What's the Best Spot for Safe RV Parking?
By Sue Wilson
The Richmond City Council is now setting the terms for the Safe Parking Pilot Program, a one-year pilot program that will provide a secure, professionally-managed location for those living in RVs or cars in Richmond. The project is funded by in-lieu fees that the city has collected from developers ($300,000) and by a grant from Contra Costa County ($260,000).
The City Council must choose a location and a management team. At least three sites are still being considered: Hilltop Mall, the Civic Center parking lot, and a vacant-city own lot across from the Greater Richmond Interfaith Program (GRIP) offices on 22nd Avenue. City staff have recommended that the Housing Consortium of the East Bay, which runs a similar program in Oakland, manage the site.
In making their decisions, Councilmembers might take the following factors into account:
Transparency -- At City Council meetings and in his email newsletter, Tom Butt has been promoting the former Hilltop Mall as the location. According to Mayor Butt, the site is being purchased by Prologis, a logistics company, and that company is willing to host the car and RV community on the property and donate an additional $250,000 towards its management. One thing Mayor Butt has not explained is why Prologis has made this offer. Are they expecting something from the city in return? The last time a corporation came to Richmond bearing gifts, the terrible trade-off Mayor Butt and others agreed to was allowing a housing development to be built on top of the polluted AstraZeneca site. So we are asking Mayor Butt directly, are there any strings attached to the Prologis offer?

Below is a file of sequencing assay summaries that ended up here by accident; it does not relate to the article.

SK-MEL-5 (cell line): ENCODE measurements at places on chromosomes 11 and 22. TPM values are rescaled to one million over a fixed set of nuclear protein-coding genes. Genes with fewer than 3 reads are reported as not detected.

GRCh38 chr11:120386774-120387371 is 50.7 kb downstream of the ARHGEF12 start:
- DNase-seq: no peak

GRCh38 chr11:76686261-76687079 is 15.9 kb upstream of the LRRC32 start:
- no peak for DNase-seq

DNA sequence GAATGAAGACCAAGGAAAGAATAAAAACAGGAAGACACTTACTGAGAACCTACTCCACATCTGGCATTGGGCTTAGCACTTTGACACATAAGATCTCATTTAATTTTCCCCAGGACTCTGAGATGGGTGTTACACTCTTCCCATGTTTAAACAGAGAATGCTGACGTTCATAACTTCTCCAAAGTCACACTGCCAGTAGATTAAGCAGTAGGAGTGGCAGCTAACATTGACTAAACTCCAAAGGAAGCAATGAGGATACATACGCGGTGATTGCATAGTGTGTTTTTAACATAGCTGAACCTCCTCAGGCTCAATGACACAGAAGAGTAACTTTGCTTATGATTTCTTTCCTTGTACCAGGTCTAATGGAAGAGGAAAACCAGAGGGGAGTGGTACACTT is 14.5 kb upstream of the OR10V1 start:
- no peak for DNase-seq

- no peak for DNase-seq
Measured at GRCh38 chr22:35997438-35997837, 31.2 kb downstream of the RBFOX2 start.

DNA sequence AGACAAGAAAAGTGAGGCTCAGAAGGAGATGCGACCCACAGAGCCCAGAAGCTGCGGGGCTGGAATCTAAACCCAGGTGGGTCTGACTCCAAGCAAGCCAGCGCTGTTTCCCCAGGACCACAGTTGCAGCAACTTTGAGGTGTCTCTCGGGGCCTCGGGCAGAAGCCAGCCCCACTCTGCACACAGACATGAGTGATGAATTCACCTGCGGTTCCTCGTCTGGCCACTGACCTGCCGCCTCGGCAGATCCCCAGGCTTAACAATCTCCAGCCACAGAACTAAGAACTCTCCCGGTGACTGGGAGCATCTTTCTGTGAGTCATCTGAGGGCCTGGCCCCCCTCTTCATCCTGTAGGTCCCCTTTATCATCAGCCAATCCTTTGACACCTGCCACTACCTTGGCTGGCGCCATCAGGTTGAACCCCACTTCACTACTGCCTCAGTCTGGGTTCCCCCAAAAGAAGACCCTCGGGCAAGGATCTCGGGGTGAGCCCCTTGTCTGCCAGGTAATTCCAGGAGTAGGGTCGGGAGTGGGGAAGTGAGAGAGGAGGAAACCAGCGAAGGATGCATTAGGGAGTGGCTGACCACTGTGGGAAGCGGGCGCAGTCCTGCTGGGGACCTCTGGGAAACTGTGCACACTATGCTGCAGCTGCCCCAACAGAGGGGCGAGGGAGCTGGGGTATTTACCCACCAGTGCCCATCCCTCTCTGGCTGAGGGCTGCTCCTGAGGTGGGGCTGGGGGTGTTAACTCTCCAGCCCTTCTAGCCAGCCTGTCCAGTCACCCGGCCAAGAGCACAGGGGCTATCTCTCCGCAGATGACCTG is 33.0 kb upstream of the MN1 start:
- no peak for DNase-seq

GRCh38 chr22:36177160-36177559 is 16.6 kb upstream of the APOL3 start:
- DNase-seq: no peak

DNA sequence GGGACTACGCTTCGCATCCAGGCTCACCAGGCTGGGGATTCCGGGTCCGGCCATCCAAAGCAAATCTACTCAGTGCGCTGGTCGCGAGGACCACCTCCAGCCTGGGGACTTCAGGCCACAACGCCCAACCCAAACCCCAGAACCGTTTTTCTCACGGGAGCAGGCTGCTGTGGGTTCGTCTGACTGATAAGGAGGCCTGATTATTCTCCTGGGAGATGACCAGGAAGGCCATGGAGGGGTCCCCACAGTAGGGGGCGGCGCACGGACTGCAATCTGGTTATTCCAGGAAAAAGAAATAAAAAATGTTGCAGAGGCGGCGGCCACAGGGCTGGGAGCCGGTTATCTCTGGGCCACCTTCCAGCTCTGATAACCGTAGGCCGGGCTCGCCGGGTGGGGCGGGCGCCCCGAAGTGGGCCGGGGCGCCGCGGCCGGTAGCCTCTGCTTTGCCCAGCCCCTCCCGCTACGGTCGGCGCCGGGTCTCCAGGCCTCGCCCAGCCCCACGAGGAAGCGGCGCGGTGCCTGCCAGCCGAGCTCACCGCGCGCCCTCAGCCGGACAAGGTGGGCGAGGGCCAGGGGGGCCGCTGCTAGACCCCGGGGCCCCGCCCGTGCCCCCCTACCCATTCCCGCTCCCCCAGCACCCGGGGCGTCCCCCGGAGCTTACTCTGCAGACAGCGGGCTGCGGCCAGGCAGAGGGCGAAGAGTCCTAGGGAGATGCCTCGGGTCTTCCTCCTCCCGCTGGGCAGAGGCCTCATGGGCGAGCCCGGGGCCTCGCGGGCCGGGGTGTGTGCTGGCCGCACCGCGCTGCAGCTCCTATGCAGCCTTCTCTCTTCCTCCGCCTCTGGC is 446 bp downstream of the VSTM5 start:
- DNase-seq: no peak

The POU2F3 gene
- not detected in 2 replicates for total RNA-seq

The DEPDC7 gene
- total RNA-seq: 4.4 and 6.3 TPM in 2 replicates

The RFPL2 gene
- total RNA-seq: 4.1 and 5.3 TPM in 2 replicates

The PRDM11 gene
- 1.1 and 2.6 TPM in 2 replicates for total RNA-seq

Fairness -- The city is poised to spend over a half million dollars on the one-year contract to provide services to the new site, and the program might be renewed or expanded beyond that. The city staff have recommended that the work be done by the Housing Consortium of the East Bay, but there was no RFP (request for proposals) to allow other organizations to compete for that contract. The Greater Richmond Interfaith Program (GRIP), a local organization which already provides services to the 150 families residing at the Marriott hotel, has also expressed an interest in being the service provider, and they should be considered.
Neighborhood involvement -- No matter what site is chosen, the city must do more to engage with the neighborhood that surrounds it. Concerns should be heard and addressed with facts. Accusing people of NIMBY-ism (Not In My Back Yard) really doesn’t do much to move us forward.
Local control -- People who live in Richmond have the expertise to solve our own problems. And we are very tired of jobs and opportunities to serve our city are consistently given to people who choose to live elsewhere. There should be a strong preference for local people and organizations to run this project. Local control also extends to those living in the new community. The residents should play a leading role in running the place where they live.
Longevity -- The housing crisis was with us before the pandemic, and it won’t end on the day we get the all-clear on COVID-19. This pilot could and should be the first step in a long-term program that helps RV and car dwellers transition to actual affordable housing in our community. The City Council should keep that long-term vision in mind when selecting both the choice of location and management team.
Speed -- Just under half of the funding for the project comes from Contra Costa County, from a grant that must be spent by June 30, 2021. In addition, there are hundreds of RV and car dwellers in the city that really need the support that this program can provide.